Try not to catch a Blighty one
It’s a bit of a pet peeve of mine when a remaster of a game that was originally in HD is suffixed with “HD.” That doesn’t tell me anything. Toy Soldiers HD is particularly strange and vexing to me because, in 2016, we got Toy Soldiers Complete, which was a combination of Toy Soldiers and Toy Soldiers: Cold War. So, going in, I didn’t know what to expect from this remaster. Was it going to be any different? Were there any additions?
It’s actually a bit of give and take, but when it comes down to it, Toy Soldiers HD stands apart enough to justify its existence.
World War I was a horrible, pointless war. Empires fell, borders were redrawn, millions died. And for what? So we could get back at it for an encore twenty years later.
A major issue was the use of 19th-century tactics with new 20th-century technology. Everyone had their new toys out and was quickly trying to figure out how to use them. So the war was slow, and everyone on the western front stood in mud, waiting for their turn to run at the machine guns and artillery through razor wire.
This might be why Toy Soldiers HD decided to depict the absolute horrors of that war with the use of miniature dioramas. Because watching a person melt under the heat of a flame thrower is far less traumatizing when they’re made of metal.
If you’re unfamiliar with the series, Toy Soldiers HD is a tower defense game. You have one or more toy box entrances, and you need to keep the Huns from goose-stepping their way in. Unless you’re playing as the Huns. To do this, you have the best gear that WWI had available: artillery, mortars, machine guns, flak, and chemical weapons. As well, some missions provide you with tanks and planes so you can join the frontline.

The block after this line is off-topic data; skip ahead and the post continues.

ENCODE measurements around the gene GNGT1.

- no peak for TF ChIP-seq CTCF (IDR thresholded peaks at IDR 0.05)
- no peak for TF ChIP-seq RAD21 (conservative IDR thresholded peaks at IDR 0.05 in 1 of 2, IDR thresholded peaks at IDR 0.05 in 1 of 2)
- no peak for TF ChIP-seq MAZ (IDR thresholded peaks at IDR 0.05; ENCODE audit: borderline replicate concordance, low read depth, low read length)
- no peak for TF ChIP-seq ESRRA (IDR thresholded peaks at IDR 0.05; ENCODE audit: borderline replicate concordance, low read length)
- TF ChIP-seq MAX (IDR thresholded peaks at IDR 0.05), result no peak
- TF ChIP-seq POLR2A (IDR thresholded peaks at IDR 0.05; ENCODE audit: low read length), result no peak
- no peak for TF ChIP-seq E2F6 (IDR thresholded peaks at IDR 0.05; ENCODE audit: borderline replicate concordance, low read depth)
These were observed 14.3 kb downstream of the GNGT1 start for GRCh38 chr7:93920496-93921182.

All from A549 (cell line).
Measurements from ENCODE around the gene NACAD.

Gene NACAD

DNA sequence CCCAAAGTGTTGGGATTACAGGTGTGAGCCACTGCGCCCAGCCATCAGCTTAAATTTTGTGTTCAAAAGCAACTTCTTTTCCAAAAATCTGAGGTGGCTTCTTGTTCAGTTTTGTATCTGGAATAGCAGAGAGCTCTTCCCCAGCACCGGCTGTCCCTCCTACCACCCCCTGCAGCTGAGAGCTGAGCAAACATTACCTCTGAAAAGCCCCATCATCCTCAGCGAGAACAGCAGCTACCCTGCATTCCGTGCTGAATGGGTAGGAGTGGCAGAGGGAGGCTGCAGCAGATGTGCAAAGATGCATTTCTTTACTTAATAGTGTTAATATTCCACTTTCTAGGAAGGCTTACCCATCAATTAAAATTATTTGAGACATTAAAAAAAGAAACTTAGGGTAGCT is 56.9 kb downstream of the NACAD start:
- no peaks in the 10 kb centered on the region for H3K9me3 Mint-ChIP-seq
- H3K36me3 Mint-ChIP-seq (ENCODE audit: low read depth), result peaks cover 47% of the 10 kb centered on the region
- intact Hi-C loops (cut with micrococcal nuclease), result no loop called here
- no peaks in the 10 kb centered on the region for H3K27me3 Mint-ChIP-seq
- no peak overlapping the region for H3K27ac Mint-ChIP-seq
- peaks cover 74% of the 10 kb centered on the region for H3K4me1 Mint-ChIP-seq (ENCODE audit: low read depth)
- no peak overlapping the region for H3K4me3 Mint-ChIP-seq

Waves of enemies queue up to take a run at your boys. The strategy is to anticipate what’s coming next and prepare for it. Artillery can hit at a distance, but groups of enemies can sometimes filter past. Machine guns are mostly useless against vehicles, but essential for cavalry. Mortars are your best bet against vehicles, but you’d better lay them down thick and get them upgraded if you want to stop the Kaiser’s boys in their tracks.
You get money for every kill and can grab bonuses if you wade in and take control of your implements yourself. You can build up combos by either hitting groups of enemies with a single shell, or by mowing them down in quick succession. It’s important to decide where you’re spending your money and when. It may be tempting to kick your artillery up to the top, but a group of planes could then be your undoing.
Toy Soldiers HD contains all the levels of the original, plus the DLC The Kaiser’s Battle and Invasion!. That would be the bare minimum of what you’d expect, but to sweeten the deal, six new levels have been added in as bonuses.
Is there anything to make Toy Soldiers HD stand out? Actually, yes. The visuals have been retouched from a technical standpoint, but more importantly, all the levels have gone under the microscope and been reworked. This means both a reconfiguration of placement points and an overhaul of the terrain. Mostly. Some levels look entirely the same to me, but others look magnitudes more detailed.